Sponsored by:

Archive for the 'Dating' Category

Our blended family vacation


There’s always a unique kind of dynamic with these situations — in our case two parents, each with their own child. That’s our blended family.

Last week we all hauled ourselves upstate and settled into a lakeside cabin, and I came away with some observations.

The interesting dynamic is how a blended family operates in these situations. We did all of the family activities you would expect: Canoeing, swimming, toasting marshmallows, taking a hike to a waterfall, etc.

But, in the end, there’s always a bit of a division that happens at the end of the day. That’s not to say it’s in a bad way, necessarily. But, ultimately, I gravitate toward my son and my girlfriend towards hers. The inescapable fact is that I am ultimately responsible for my son and she for hers, much as we do generally function as a family.

Is that bad? As I said, not necessarily.

But it’s certainly a different component that you don’t find in your traditional family. The hope is that, with time, those divisions are minimized. But I suspect they’ll always be there in some capacity.

My question is does this happen in traditonal families also?

Posted by Jorge Fitz-Gibbon on Monday, July 13th, 2009 at 12:31 pm |

Recommended: Pacem in Terris


Pretty unique and rewarding Father’s Day for me this year, and something I’d recommend.

We shelved the idea of a cookout or a ballgame this time out, and instead headed upstate to Warwick to visit Pacem in Terris — six acres of sculpture and meditation gardens along the Wawayanda River.

The gardens are the life work of Frederick Franck, a Dutch-born sculptor and author who spent nearly half a century adorning the land around his home with sculptures, artwork and meditation spaces. The NY Times did a nice piece on it three years ago.

Pacem in Terris essentially translates from Latin to mean Peace on Earth, and it’s in keeping with Franck’s spiritual outlook on life. Franck, who wrote more than 30 books on Buddhism and other subjects, died in 2006 at the age of 97, and the property is now maintained by his son, Lukas, as a nonprofit corporation.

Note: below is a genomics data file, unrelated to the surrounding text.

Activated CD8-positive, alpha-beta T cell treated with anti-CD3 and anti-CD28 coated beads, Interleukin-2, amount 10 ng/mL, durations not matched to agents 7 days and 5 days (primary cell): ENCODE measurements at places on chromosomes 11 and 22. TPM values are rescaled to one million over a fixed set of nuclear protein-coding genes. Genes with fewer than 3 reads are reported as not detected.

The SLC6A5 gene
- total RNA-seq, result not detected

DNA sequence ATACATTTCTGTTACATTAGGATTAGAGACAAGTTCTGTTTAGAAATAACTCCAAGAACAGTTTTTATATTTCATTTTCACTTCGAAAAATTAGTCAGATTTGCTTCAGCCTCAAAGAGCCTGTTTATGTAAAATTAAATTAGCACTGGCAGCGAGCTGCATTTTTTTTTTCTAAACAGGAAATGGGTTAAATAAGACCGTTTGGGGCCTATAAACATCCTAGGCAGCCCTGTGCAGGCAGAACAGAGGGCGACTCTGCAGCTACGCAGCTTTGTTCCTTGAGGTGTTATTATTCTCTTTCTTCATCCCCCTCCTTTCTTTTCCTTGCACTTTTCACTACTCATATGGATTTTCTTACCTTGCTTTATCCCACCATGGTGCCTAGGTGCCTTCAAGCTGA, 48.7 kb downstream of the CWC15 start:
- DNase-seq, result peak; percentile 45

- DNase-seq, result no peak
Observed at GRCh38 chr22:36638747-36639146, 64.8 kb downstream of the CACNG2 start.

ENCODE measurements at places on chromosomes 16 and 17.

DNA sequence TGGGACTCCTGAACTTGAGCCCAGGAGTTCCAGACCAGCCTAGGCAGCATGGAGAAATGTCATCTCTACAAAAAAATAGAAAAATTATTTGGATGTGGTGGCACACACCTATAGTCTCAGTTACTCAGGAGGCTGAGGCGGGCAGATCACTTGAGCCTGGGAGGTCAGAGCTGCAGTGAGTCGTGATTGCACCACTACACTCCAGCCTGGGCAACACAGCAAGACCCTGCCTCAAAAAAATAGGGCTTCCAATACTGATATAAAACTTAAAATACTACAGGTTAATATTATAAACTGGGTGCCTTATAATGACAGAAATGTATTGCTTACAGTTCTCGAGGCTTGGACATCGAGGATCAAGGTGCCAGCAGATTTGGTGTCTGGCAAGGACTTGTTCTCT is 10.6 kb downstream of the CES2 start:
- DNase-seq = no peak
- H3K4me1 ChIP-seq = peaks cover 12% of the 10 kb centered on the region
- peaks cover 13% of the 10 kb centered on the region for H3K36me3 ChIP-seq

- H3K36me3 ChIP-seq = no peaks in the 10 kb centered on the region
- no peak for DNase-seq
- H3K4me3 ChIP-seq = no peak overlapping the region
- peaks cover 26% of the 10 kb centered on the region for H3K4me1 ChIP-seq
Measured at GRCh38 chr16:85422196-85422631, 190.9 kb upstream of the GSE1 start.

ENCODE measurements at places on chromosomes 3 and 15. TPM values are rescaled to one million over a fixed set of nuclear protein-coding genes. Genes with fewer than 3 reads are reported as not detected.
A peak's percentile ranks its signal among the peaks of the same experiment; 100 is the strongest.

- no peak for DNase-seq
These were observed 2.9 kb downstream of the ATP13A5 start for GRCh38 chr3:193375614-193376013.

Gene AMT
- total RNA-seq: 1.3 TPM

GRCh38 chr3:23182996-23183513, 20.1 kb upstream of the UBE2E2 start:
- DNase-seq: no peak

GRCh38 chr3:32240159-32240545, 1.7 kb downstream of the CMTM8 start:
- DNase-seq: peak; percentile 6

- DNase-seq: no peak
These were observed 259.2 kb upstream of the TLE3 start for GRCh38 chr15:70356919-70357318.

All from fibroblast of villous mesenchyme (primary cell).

Pacem is laced with Franck’s message, and immediately alerts visitors that it is “neither church, nor chapel, nor temple.” He cites his associations with Albert Schweitzer, Pope John XXIII and Buddhist scholar Daisetz Suzuki with helping shape his world view — and homages to them abound throughout.

Franck, a dental surgeon-turned artist, also has his work on display at the Museum of Modern Art, the Whitney Museum of American Art, the Tokyo National Museum and St. John the Divine Church.

My girlfriend turned us on to the place, which she frequented in past during times when she sought solace and tranquility. It was also a hit for my son, who is 11.

I would note that younger children may not be as enthralled — the place is not a playground. But for older kids, it’s a worthwhile experience. My son was very taken by it and was very vocal about appreciating that he and I shared it on Father’s Day.

Anyway, Pacem in Terris is at 96 Covered Bridge Road in Warwick, and, while it’s a tad out of the way, it’s worth a trip. Most of it is literally in Franck’s back yard, so visitors are asked to be respectful.

However, it is also free, and opens to the public on Saturdays and Sundays from 11 a.m. to 6 p.m.

Follow me on Twitter: https://twitter.com/jfitzgibbon

Posted by Jorge Fitz-Gibbon on Monday, June 22nd, 2009 at 10:30 am |

A dad’s place is…. on a blog


Leave it to a dad’s blog to make this case, but the Examiner’s fatherhood blog has put out a list of five reasons why dad blogs are worth keeping an eye one. You can read the post here.

(Kathy Gardner/The Journal News)

Obviously, Parents Place is a general parenting blog, with capable dads AND moms in the mix. So, we’re more inclusive and take a wider view of parenting.

But I’ve always felt that there’s a need out here for more of a voice from fathers, whether it’s dads in traditional homes like my co-bloggers Jon and Len, or myself,  a father building a blended family. So it’s reassuring to see a list like this out there, especially with more dads involved in hands-on parenting.

And remember, there’s no shortage of good dad blogs on our blogroll, including Crazy Computer Dad and David Mott’s Dad’s House.

Posted by Jorge Fitz-Gibbon on Thursday, April 23rd, 2009 at 8:00 am |


Does rent make the parent?